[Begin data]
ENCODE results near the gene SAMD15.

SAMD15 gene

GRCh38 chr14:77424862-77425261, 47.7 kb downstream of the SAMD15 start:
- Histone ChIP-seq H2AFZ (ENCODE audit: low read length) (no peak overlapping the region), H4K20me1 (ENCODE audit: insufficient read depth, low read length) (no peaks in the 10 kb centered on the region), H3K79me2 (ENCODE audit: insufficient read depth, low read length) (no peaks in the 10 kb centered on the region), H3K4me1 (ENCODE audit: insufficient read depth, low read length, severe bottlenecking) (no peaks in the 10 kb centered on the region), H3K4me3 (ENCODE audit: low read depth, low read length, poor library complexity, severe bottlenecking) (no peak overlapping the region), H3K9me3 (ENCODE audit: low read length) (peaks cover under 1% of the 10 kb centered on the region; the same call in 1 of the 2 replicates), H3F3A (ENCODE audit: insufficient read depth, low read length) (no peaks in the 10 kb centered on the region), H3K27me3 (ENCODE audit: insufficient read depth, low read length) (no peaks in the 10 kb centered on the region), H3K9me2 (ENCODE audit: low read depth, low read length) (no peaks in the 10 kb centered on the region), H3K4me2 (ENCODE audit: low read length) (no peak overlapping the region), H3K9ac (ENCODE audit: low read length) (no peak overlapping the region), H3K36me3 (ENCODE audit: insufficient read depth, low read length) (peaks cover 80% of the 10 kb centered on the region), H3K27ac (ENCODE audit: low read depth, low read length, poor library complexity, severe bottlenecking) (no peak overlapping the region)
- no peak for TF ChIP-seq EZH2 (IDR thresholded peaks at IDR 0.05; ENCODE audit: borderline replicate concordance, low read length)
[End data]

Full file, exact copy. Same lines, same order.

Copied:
ENCODE results near the gene SAMD15.

SAMD15 gene

GRCh38 chr14:77424862-77425261, 47.7 kb downstream of the SAMD15 start:
- Histone ChIP-seq H2AFZ (ENCODE audit: low read length) (no peak overlapping the region), H4K20me1 (ENCODE audit: insufficient read depth, low read length) (no peaks in the 10 kb centered on the region), H3K79me2 (ENCODE audit: insufficient read depth, low read length) (no peaks in the 10 kb centered on the region), H3K4me1 (ENCODE audit: insufficient read depth, low read length, severe bottlenecking) (no peaks in the 10 kb centered on the region), H3K4me3 (ENCODE audit: low read depth, low read length, poor library complexity, severe bottlenecking) (no peak overlapping the region), H3K9me3 (ENCODE audit: low read length) (peaks cover under 1% of the 10 kb centered on the region; the same call in 1 of the 2 replicates), H3F3A (ENCODE audit: insufficient read depth, low read length) (no peaks in the 10 kb centered on the region), H3K27me3 (ENCODE audit: insufficient read depth, low read length) (no peaks in the 10 kb centered on the region), H3K9me2 (ENCODE audit: low read depth, low read length) (no peaks in the 10 kb centered on the region), H3K4me2 (ENCODE audit: low read length) (no peak overlapping the region), H3K9ac (ENCODE audit: low read length) (no peak overlapping the region), H3K36me3 (ENCODE audit: insufficient read depth, low read length) (peaks cover 80% of the 10 kb centered on the region), H3K27ac (ENCODE audit: low read depth, low read length, poor library complexity, severe bottlenecking) (no peak overlapping the region)
- no peak for TF ChIP-seq EZH2 (IDR thresholded peaks at IDR 0.05; ENCODE audit: borderline replicate concordance, low read length)